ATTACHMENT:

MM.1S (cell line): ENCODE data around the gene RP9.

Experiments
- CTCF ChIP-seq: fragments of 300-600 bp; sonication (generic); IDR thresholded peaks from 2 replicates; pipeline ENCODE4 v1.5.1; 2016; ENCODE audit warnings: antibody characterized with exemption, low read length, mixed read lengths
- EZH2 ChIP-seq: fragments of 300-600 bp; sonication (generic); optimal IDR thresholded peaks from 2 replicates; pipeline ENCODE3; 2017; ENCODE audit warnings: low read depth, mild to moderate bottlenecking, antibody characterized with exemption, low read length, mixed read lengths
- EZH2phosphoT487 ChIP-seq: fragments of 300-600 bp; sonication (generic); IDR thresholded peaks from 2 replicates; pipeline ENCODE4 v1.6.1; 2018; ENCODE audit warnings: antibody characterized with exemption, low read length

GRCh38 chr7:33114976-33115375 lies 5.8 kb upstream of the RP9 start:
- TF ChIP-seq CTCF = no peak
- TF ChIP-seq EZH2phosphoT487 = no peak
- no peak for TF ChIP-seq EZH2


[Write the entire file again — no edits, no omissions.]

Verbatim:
MM.1S (cell line): ENCODE data around the gene RP9.

Experiments
- CTCF ChIP-seq: fragments of 300-600 bp; sonication (generic); IDR thresholded peaks from 2 replicates; pipeline ENCODE4 v1.5.1; 2016; ENCODE audit warnings: antibody characterized with exemption, low read length, mixed read lengths
- EZH2 ChIP-seq: fragments of 300-600 bp; sonication (generic); optimal IDR thresholded peaks from 2 replicates; pipeline ENCODE3; 2017; ENCODE audit warnings: low read depth, mild to moderate bottlenecking, antibody characterized with exemption, low read length, mixed read lengths
- EZH2phosphoT487 ChIP-seq: fragments of 300-600 bp; sonication (generic); IDR thresholded peaks from 2 replicates; pipeline ENCODE4 v1.6.1; 2018; ENCODE audit warnings: antibody characterized with exemption, low read length

GRCh38 chr7:33114976-33115375 lies 5.8 kb upstream of the RP9 start:
- TF ChIP-seq CTCF = no peak
- TF ChIP-seq EZH2phosphoT487 = no peak
- no peak for TF ChIP-seq EZH2